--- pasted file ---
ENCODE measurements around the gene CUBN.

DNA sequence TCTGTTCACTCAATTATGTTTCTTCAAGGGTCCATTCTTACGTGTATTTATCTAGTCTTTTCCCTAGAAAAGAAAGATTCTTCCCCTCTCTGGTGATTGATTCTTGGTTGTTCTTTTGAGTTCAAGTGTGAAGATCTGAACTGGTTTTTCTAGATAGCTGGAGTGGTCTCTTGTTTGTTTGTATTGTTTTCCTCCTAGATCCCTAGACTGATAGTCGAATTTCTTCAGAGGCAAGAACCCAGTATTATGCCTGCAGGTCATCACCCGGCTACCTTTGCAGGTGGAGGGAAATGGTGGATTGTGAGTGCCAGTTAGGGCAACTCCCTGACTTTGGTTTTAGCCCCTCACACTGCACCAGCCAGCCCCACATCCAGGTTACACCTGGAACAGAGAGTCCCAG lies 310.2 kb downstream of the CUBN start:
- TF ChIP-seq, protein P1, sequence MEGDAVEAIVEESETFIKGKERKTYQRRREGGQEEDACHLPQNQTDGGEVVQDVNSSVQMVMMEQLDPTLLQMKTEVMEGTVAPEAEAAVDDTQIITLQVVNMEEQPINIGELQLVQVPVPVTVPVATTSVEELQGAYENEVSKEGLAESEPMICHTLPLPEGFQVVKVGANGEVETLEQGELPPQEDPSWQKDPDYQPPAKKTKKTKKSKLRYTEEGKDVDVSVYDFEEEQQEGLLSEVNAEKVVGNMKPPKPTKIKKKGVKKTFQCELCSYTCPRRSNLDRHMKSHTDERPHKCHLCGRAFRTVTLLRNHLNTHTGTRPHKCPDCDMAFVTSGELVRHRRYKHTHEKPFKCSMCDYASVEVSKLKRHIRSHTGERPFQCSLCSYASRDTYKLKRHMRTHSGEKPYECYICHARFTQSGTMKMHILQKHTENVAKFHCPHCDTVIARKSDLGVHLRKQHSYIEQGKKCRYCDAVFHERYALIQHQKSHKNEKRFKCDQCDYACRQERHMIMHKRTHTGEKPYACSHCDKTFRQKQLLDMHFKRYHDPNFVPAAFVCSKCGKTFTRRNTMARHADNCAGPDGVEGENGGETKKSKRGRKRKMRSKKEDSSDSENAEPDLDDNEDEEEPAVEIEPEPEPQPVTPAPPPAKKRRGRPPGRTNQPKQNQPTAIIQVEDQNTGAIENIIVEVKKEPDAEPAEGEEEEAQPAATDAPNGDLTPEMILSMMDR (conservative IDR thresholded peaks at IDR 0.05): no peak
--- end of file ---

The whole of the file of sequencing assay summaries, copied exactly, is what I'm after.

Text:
ENCODE measurements around the gene CUBN.

DNA sequence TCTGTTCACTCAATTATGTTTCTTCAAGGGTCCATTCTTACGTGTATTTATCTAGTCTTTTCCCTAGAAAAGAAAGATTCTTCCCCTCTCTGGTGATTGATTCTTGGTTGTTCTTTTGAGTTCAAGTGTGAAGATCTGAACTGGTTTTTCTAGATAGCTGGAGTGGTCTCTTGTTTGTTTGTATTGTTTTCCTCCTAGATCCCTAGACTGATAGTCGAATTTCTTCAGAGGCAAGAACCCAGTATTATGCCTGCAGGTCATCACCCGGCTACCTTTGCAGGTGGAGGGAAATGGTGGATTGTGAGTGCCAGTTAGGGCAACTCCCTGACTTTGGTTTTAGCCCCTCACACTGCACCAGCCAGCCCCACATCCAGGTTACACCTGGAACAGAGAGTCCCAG lies 310.2 kb downstream of the CUBN start:
- TF ChIP-seq, protein P1, sequence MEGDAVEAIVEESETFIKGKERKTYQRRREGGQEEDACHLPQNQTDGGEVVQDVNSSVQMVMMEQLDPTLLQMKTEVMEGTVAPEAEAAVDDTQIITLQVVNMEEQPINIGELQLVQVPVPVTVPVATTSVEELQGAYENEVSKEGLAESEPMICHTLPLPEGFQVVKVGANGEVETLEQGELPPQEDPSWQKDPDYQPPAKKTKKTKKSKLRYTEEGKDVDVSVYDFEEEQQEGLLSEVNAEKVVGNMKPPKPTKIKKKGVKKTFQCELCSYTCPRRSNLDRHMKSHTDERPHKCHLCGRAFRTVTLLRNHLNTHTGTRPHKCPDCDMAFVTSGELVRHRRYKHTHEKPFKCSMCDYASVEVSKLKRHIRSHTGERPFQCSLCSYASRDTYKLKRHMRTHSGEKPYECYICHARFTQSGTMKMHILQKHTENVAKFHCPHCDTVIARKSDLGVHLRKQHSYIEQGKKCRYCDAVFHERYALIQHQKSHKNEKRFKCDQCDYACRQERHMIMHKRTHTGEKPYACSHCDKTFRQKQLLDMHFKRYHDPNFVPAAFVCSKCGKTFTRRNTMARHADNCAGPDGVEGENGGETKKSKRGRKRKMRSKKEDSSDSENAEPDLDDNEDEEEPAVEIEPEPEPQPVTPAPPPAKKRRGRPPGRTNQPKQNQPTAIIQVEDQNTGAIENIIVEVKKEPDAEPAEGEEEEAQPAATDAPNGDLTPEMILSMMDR (conservative IDR thresholded peaks at IDR 0.05): no peak